Two articles about NASA precipitation data have recently been published in The Pacific Tradewinds Quarterly, the newsletter of the Schools of the Pacific Rainfall Climate Experiment (SPaRCE). These articles describe the precipitation data sets created by the Goddard Space Flight Center (GSFC) Laboratory for Atmospheres, and the analysis and visualization capabilities for precipitation data provided at the Goddard Earth Sciences Data and Information Services Center (GES DISC).
The first article, in the July/August/September issue , is entitled "Global Precipitation Data at Your Fingertips, Part 1: Data", and is authored by Dr. George Huffman. The article presents descriptions of data sets created by the Global Precipitation Climatology Project (GPCP). Three of these data sets utilize data acquired by the Tropical Rainfall Measuring Mission (TRMM), in combination with data from other satellites. These are referred to as the TRMM Multi-satellite Precipitation Analysis (TMPA) data sets. The longest duration data set is the monthly satellite-gauge combined data set, commencing in 1979, which was created for the GPCP. (Each of these data sets is available from the TRMM Online Visualization and Analysis System (TOVAS) in the Giovanni system).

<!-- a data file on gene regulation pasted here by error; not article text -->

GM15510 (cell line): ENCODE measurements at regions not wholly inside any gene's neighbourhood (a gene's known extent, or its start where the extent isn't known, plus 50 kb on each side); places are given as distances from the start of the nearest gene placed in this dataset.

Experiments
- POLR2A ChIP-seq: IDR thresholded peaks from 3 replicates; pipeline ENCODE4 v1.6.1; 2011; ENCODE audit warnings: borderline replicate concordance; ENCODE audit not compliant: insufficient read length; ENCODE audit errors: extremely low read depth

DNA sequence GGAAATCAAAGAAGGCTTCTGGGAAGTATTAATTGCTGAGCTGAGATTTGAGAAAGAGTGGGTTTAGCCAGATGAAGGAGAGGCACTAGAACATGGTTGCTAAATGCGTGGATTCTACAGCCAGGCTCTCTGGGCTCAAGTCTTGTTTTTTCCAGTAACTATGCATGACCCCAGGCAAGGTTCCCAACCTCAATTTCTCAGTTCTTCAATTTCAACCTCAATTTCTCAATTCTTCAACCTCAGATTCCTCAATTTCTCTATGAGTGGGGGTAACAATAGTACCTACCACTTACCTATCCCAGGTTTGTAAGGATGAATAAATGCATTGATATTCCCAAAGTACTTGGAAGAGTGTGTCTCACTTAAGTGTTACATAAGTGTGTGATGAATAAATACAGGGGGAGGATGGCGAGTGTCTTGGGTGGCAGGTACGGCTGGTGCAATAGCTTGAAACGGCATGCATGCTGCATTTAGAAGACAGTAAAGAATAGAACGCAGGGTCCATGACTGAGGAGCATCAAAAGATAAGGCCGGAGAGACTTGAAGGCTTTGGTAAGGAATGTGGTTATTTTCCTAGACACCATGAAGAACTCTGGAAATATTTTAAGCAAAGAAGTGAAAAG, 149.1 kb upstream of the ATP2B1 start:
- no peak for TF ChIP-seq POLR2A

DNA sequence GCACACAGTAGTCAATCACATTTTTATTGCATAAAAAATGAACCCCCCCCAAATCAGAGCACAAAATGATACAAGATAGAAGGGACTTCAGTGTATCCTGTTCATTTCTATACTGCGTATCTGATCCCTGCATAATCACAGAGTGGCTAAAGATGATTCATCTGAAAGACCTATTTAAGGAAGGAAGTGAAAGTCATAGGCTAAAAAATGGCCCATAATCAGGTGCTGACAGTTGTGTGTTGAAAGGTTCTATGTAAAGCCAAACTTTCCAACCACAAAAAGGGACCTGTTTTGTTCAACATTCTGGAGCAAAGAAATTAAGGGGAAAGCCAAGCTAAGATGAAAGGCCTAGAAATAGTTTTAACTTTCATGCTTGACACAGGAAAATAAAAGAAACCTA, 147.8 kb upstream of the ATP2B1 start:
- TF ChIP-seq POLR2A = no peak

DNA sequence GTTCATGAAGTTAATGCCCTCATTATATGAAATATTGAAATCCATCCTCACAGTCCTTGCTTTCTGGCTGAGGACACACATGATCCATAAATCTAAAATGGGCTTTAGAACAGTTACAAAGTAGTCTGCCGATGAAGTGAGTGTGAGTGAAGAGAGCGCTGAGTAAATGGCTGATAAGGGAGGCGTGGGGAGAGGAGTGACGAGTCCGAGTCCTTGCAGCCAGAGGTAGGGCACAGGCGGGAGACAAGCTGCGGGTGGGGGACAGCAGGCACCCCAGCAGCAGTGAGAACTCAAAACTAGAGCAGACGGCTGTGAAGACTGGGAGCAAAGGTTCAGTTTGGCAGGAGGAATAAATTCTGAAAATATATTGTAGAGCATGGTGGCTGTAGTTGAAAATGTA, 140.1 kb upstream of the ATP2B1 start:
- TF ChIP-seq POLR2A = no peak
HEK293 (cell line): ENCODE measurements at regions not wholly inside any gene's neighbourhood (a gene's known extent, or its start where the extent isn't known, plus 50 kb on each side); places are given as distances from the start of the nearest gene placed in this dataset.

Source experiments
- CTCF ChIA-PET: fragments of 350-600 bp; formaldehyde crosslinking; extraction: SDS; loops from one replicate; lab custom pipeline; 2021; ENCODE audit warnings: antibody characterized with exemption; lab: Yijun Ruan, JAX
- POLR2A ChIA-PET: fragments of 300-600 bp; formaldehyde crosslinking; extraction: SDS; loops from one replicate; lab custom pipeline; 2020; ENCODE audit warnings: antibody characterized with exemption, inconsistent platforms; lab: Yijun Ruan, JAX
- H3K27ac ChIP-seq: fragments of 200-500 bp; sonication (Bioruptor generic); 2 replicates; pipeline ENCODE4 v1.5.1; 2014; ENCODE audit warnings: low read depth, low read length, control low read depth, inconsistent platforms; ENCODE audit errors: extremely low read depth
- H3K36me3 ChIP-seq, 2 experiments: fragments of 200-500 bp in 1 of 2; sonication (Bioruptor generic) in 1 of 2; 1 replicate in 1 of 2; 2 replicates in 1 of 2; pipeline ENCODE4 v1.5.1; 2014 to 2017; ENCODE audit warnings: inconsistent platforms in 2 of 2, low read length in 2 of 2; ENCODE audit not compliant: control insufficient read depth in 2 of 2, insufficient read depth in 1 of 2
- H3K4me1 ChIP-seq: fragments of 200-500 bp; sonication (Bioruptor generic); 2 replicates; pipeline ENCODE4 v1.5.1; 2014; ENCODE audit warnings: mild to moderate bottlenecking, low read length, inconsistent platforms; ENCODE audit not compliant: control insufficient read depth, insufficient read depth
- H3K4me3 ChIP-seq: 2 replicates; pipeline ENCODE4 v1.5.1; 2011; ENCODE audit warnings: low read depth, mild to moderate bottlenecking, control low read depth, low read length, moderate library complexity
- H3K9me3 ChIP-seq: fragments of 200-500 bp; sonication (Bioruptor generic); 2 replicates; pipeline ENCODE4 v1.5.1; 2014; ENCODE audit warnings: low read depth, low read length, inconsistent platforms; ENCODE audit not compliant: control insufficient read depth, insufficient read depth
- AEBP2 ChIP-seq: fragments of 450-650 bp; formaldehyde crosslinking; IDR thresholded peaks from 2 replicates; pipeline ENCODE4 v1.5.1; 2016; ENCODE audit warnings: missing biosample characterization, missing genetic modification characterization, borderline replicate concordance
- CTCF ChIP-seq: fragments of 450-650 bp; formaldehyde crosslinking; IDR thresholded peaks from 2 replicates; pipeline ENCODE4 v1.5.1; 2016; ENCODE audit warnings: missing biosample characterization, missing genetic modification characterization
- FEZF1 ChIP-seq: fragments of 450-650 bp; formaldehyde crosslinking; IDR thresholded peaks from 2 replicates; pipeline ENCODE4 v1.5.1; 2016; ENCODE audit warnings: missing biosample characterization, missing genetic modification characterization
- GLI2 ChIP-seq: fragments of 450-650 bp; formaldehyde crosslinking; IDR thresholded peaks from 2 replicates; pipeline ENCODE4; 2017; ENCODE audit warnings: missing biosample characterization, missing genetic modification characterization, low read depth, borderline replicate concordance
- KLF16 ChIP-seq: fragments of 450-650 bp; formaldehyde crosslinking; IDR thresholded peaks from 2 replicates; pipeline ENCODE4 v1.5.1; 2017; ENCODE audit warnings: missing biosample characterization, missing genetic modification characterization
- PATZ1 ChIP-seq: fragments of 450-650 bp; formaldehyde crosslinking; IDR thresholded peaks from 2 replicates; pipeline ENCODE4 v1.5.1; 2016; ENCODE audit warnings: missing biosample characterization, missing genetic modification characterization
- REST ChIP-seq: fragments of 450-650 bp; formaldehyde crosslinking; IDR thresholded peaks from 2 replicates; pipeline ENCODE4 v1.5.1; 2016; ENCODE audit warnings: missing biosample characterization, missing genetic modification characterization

Dr. Zhong Liu of the GES DISC and George Mason University authored "Global Precipitation Data at Your Fingertips, Part 2: Data Access" for the October/November/December issue of the newsletter. In this article, the analysis capabilities of Giovanni TOVAS are described, as well as the additional capabilities of the Hurricane Data Analysis Tool. Several data plots are shown in this article, highlighting the precipitation impact of the 1997/1998 El Niño event in the Pacific Ocean.
The newsletters, in PDF, can be accessed on the SPaRCE home page.
SPaRCE is a program that seeks to increase the amount of precipitation data collected for the Pacific Ocean region. Their introductory statement reads: "The Schools of the Pacific Rainfall Climate Experiment (SPaRCE) is a cooperative field project involving local meteorological services, elementary, middle school, high school, college, and trade school students from various Pacific islands, atolls, and the U.S. The SPaRCE program (headquartered at the University of Oklahoma in Norman, Oklahoma) began in January 1993 with only a handful of Pacific schools. Since its implementation, the project has quickly grown. There are currently over 160 schools from approximately 22 different countries enrolled." Participating schools receive educational materials and can receive additional meteorological instruments and educational materials as they progress.